Othello scene analysis and quotes

A summary and analysis of each scene along with key quotes

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  • Created on: 18-06-12 17:51
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Othello Key Quotes
Two characters engaged in dispute, sets the scene for conflict to unfold. Iago is a cynical malcontent;
despises "honest knaves" who are subservient, live to serve others. Admires men who exploit their
masters, appear trustworthy but aren't. Iago loves arousing trouble and uses crude descriptions to
infuriate Brabantio. Opening scene laced with dramatic irony ­ Roderigo fails to see a man who
admits to being a selfish fraud may also be gulling him, Brabantio unaware of the aptness of the line
"Thou art a villain". Othello's `otherness' is established through references to him as "the Moor", "the
"Loving his own pride and purposes" ­ Iago about Othello, initial impression of Othello unfavourable,
sounds arrogant.
"Mere prattle without practice" ­ Iago about Cassio
"I follow him to serve my turn upon him" ­ Iago
"In following him, I follow but myself" ­ Iago
"I am not what I am" ­ Iago, parody of God's words to Moses in Exodus "I am who I am"
"Even now, now, very now, an old black ram is tupping your white ewe" ­ Iago
"your daughter and the Moor/Are now making the beast with two backs" ­ Iago, obsessed with
beastianity of sex, crude, suggests he's unable to understand love.
"I hate him as I do hell's pains" ­ Iago
Iago recounting events of previous scene to Othello, insists he wished to revenge the insults to the
general, but Othello not perturbed. Iago's pretended loyalty and indignation designed to evoke trust
and favourable opinion, as is his self-depreciation. Othello accosted by Brabantio and his followers,
who are armed with swords. Othello commands them to put their weapons away, natural authority.
Othello speaks calmly and responds to Brabantio's accusations with dignity, confident in his services
to the state, reputation and royal breeding. May be accused of pride but we understand his
reputation has been attacked. Scene shows that Othello and Iago are polar opposites, one seeks to
diffuse conflict, the other revels in it.
"I did full hard forbear him" ­ Iago
"I love the gentle Desdemona" ­ Othello
"Keep up your bright swords, for the dew will rust them"
"sooty bosom" ­ Brabantio, degrading language

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Council chamber, meeting to discuss military options, seems clear the Turks intend to attack the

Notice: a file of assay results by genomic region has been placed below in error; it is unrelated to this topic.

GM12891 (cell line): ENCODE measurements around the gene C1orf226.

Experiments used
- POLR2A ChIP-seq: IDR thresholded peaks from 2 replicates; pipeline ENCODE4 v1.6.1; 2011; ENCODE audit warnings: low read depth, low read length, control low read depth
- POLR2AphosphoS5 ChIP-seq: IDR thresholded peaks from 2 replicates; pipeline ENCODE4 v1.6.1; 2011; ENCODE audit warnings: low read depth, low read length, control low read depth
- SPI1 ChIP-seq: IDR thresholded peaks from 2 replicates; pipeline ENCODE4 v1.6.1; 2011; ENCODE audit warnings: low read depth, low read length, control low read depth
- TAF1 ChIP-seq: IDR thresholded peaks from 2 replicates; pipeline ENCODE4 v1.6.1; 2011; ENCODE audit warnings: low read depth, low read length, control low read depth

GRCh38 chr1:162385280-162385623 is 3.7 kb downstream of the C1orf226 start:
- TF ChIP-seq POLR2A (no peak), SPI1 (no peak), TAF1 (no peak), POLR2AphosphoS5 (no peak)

island, Duke tells Othello to prepare for war. Meeting becomes trial of Othello, Brabantio insists he
bewitched his daughter, Othello offers his version of their courtship. Desdemona's polite but firm
insistence that she now owes her love and duty to Othello confirms Othello's version of their
courtship. Two lovers seem utterly secure in each other's affection, she refuses to be parted from
him.…read more

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Scene moves to Cyprus, Montano's concern for Othello indicates his respect for him and reinforces
our esteem for the Moor. The storm is a device by which Shakespeare can dispose of the Turkish
threat so focus on Othello and Iago ­ Turkish fleet destroyed by the tempest. The storm also reflects
the passions that will be released by this new setting.…read more

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You advise me well" - Cassio
"out of her own goodness make the net/That shall enmesh them all" ­ Iago
"Pleasure and action make the hours seem short" ­ Iago
Iago says to Cassio he will help him by diverting Othello's attention so Cassio can speak to
Desdemona alone. Emilia arrives and we learn Othello and Desdemona have been discussing Cassio's
case and Desdemona has defended him.…read more

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Chaos is come again" ­ Othello, jumping to conclusions with no proof
"O beware, my Lord, of jealousy:/It is a green-eyed monster which doth mock/The meat it feeds on"
­ Iago
"Look to your wife, observe her well with Cassio" ­ Iago
"I humbly do beseech you of your pardon/ For too much loving you" ­ Iago
"I am bound to thee forever" ­ Othello"
"scan this thing no farther" ­ Iago, tells him not to worry, device to make him worry even more
"This…read more

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Something...Hath puddled his clear spirit" ­ Emilia
"This is some token from a newer friend" ­ Bianca
"leave me for this time" ­ Cassio
"think it no addition, nor my wish / To have him see me womaned" ­ Cassio
Iago tortues Othello with questions and crude images, and illusions to the handkerchief. Othello
becomes frenzied, falling down in a fit, physical expression of his inner torment. While convulsed on
the floor Iago gloats over him, chilling to watch his enjoyment.…read more

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Othello tries to elicit an admission of guilt from Desdemona but she
courageously asserts her virtue. Othello describes his mental suffering, says "the fountain" of his life
has been polluted, and Desdemona is now to him a "weed". These images suggest how much under
Iago's influence he is. His repetition of the words "whore" and "strumpet" indicate how far removed
he is from the noble general of the first two acts.…read more

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O brave Iago, honest and just... Thou teachest me" ­ Othello
"O damned Iago! O inhuman dog!" ­ Roderigo
The the stillness of the opening of this final scene contrasts dramatically with the events/mood of the
previous scene. Othello's opening speech reveals he sees himself as an agent of justice, whose
purpose is to prevent Desdemona committing further sins. He views her death as a sacrifice, not a
murder.…read more


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